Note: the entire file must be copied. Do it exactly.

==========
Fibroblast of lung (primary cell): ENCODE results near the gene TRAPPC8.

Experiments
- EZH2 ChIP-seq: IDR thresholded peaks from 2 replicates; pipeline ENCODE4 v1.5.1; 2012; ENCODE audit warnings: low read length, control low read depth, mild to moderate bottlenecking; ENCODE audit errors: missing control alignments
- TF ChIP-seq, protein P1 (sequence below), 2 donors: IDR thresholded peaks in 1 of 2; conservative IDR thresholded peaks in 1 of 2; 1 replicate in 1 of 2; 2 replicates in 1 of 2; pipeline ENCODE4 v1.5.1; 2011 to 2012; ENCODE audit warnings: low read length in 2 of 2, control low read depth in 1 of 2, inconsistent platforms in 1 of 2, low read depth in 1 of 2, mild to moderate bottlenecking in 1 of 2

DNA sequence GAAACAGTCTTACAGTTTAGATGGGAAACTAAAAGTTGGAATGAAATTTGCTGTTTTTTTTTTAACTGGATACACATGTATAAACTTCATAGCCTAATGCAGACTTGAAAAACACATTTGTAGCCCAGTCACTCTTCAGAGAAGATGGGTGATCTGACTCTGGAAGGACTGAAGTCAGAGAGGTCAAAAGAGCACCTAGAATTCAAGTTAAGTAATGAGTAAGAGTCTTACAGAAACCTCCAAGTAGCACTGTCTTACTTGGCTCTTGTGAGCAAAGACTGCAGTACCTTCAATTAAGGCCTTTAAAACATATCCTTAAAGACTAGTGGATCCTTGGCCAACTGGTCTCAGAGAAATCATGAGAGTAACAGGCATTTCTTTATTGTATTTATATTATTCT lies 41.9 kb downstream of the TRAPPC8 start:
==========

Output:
Fibroblast of lung (primary cell): ENCODE results near the gene TRAPPC8.

Experiments
- EZH2 ChIP-seq: IDR thresholded peaks from 2 replicates; pipeline ENCODE4 v1.5.1; 2012; ENCODE audit warnings: low read length, control low read depth, mild to moderate bottlenecking; ENCODE audit errors: missing control alignments
- TF ChIP-seq, protein P1 (sequence below), 2 donors: IDR thresholded peaks in 1 of 2; conservative IDR thresholded peaks in 1 of 2; 1 replicate in 1 of 2; 2 replicates in 1 of 2; pipeline ENCODE4 v1.5.1; 2011 to 2012; ENCODE audit warnings: low read length in 2 of 2, control low read depth in 1 of 2, inconsistent platforms in 1 of 2, low read depth in 1 of 2, mild to moderate bottlenecking in 1 of 2

DNA sequence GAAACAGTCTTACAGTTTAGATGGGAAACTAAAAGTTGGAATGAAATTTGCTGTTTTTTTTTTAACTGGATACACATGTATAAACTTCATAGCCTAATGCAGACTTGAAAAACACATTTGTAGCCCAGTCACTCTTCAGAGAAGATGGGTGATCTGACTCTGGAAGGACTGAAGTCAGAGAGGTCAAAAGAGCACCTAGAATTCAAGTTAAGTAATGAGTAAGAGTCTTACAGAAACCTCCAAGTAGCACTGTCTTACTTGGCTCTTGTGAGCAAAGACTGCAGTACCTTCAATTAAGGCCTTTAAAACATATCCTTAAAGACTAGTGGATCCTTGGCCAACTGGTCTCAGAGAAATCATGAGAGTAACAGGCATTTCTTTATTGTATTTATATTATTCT lies 41.9 kb downstream of the TRAPPC8 start: